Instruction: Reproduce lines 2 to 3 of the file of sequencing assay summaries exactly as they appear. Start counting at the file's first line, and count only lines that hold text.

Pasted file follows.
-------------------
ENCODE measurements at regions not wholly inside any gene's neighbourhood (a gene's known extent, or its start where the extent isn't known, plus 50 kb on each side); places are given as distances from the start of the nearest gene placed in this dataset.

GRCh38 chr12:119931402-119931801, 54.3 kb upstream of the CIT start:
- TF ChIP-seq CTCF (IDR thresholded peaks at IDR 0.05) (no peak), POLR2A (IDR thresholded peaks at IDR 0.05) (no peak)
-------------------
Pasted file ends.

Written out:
GRCh38 chr12:119931402-119931801, 54.3 kb upstream of the CIT start:
- TF ChIP-seq CTCF (IDR thresholded peaks at IDR 0.05) (no peak), POLR2A (IDR thresholded peaks at IDR 0.05) (no peak)